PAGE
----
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January 28, 2016

China Publishes Long Awaited RoHS2 Regulation

The ACTA Group

On January 21, 2016, China’s Ministry of Industry and Information Technology (MIIT) published its final version of the Administrative Measures for the Restriction of the Use of Hazardous Substances in Electrical and Electronic Products (China RoHS2). China RoHS2 will enter into force on July 1, 2016. An English translation of China RoHS2 provided by the EU Chamber of Commerce is available online.

Since 2010, the Chinese government has endeavoured to update its RoHS Regulation, and MIIT has released several draft revisions. None, however, has been enacted. China RoHS2 will replace the existing “China RoHS” promulgated in 2006 and will significantly align the scope of coverage with the European Union’s (EU) RoHS2 (EU RoHS2).

Key Changes between Draft and Final Regulation

The final draft of China RoHS2 was published for public comments on May 18, 2015, by MIIT. Important differences between the draft and final version of China RoHS2 include:

  • Removal of Article 19, which stated:
    [t]he [MIIT], in consultation with the Development and Reform Commission, the Ministry of Science and Technology, the Ministry of Finance, the Ministry of Environmental Protection, the Ministry of Commerce, and the Administration for Quality Supervision, Inspection and Quarantine, and according to the actual industry development situation, will promulgate the timetable for the implementation of content restrictions for hazardous substances in [Electrical and Electronic Products (EEP)] that have been included in the Compliance Management Catalogue.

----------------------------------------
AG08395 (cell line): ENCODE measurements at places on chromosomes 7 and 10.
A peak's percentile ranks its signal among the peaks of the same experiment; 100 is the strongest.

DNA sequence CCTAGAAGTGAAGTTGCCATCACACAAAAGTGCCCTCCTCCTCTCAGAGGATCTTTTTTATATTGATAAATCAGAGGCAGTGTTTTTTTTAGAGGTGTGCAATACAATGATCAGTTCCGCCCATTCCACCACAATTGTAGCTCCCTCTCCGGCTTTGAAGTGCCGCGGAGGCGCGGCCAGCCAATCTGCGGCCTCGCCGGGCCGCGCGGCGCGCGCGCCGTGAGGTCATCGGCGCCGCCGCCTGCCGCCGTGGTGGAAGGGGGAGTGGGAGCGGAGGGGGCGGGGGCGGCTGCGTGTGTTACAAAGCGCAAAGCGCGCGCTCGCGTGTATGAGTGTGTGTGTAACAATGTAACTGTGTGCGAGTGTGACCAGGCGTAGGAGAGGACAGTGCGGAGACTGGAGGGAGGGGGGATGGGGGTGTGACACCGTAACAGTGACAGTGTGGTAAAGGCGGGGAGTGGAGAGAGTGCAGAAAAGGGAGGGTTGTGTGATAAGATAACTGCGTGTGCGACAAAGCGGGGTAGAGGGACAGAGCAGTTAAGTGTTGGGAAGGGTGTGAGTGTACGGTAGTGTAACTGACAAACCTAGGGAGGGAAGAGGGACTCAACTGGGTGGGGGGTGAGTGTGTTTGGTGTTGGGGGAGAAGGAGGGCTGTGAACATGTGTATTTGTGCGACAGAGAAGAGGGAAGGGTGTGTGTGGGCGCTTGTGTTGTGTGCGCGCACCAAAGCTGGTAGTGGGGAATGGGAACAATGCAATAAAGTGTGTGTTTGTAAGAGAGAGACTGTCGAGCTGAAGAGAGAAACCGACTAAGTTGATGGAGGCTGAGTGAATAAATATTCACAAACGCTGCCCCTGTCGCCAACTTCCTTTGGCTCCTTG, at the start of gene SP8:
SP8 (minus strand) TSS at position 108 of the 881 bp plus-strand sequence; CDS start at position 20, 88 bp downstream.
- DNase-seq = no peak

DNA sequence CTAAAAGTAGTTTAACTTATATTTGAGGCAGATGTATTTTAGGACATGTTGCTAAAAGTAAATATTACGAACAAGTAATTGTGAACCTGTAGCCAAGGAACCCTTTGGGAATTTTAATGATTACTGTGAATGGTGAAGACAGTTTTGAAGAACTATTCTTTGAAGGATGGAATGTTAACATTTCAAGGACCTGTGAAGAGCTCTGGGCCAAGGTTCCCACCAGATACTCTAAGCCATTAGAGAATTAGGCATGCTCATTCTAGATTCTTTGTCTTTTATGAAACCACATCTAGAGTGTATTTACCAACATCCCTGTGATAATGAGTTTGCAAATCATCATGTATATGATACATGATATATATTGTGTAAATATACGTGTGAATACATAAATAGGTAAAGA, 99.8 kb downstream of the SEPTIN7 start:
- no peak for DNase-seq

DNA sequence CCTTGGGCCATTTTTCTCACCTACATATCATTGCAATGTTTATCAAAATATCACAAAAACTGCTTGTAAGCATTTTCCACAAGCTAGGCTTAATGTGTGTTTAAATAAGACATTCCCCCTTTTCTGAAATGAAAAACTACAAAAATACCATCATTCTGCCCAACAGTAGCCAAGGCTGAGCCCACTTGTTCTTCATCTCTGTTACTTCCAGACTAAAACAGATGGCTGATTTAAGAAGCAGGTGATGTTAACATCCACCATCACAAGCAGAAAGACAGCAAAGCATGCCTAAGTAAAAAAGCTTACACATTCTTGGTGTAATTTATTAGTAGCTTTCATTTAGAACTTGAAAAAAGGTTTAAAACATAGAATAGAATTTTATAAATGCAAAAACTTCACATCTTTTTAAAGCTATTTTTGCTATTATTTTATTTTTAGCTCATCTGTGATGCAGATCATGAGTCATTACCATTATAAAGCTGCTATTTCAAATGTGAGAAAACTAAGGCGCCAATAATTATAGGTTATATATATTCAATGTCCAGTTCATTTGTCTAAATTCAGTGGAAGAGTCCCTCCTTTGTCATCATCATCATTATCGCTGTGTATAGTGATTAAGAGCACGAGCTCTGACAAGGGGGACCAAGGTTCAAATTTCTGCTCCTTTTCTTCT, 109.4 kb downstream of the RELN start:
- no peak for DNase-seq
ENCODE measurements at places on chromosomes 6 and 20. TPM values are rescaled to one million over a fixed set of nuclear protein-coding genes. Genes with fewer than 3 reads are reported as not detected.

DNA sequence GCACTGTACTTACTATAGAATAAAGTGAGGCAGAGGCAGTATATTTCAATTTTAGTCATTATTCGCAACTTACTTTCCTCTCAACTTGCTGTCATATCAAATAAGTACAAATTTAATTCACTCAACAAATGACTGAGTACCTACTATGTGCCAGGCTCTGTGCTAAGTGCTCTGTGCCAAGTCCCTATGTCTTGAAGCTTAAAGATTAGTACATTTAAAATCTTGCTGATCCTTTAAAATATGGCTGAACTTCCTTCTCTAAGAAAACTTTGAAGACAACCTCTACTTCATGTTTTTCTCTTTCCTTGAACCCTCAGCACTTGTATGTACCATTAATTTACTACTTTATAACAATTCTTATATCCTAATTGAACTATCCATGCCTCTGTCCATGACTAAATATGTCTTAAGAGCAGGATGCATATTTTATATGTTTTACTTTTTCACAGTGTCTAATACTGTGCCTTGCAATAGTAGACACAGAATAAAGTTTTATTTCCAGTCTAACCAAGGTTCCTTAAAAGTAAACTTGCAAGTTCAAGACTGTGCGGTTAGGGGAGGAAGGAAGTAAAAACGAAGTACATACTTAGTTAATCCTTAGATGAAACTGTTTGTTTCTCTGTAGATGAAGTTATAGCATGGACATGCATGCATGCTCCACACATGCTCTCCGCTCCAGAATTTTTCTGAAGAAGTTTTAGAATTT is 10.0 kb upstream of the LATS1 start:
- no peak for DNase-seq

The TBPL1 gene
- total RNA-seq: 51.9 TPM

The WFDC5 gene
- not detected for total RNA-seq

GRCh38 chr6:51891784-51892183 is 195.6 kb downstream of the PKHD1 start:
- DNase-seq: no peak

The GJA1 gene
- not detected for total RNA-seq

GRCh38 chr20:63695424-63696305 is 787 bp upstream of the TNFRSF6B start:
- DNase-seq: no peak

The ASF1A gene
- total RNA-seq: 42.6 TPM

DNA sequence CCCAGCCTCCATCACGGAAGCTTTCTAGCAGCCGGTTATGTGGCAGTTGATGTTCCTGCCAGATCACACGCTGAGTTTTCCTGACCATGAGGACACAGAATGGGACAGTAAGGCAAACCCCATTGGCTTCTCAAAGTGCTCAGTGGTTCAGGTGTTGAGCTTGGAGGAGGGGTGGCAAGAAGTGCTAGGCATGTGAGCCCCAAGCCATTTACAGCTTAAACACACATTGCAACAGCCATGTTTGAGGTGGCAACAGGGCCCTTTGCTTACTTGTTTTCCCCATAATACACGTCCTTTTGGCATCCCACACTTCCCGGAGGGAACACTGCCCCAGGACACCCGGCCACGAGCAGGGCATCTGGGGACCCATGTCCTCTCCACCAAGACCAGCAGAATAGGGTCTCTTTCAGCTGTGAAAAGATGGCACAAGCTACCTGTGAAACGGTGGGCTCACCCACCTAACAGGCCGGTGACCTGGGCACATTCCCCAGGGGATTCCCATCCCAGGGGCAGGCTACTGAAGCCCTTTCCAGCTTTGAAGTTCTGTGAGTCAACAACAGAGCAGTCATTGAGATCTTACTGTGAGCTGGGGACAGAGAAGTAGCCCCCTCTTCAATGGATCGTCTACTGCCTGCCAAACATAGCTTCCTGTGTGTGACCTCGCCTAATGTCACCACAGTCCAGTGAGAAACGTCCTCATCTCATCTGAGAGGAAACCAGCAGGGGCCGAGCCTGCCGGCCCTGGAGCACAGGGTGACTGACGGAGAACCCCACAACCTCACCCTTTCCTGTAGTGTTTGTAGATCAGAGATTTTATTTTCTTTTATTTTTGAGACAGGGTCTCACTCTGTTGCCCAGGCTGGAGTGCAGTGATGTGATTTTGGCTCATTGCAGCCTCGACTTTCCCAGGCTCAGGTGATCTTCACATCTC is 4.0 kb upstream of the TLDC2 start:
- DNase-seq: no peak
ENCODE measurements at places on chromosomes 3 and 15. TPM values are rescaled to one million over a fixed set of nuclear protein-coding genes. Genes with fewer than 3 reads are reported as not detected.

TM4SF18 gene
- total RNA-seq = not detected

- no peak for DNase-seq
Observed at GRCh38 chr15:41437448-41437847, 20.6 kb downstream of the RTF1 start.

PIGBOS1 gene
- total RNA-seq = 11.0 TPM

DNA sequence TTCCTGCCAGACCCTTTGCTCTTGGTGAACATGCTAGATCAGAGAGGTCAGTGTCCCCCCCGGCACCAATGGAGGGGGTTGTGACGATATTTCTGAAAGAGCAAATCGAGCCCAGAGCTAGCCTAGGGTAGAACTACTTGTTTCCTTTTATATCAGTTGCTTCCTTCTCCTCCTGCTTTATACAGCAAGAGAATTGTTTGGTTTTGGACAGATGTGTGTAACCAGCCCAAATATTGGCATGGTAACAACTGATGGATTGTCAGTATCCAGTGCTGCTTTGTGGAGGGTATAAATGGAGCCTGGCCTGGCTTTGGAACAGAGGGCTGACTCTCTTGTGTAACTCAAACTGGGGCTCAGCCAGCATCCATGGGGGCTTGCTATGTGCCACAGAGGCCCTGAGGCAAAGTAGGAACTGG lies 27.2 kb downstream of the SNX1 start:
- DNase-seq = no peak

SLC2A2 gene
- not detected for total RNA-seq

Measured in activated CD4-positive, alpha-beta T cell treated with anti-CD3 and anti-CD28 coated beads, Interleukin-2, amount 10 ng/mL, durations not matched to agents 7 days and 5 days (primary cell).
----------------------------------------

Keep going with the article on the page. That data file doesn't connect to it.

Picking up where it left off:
• Changes to several sections of the Regulation to exclude the State Administration for Industry and Commerce’s involvement.
  • Various editorial and clarification changes.

Scope and Function of China RoHS2

China RoHS2 will expand the coverage of the Regulation from Electronic Information Products (EIP) to EEPs, defined as devices and accessory products with a voltage rating not exceeding 1,500 Volts (V) for direct current and 1,000V for alternating current that function by means of current or electromagnetic fields and generate, transmit, and measure such currents and electromagnetic fields. This definition is almost identical to that of Electrical and Electronic Equipment (EEE) in the EU RoHS2 Directive, except that power generation, transmission, and distribution are excluded from the Chinese definition.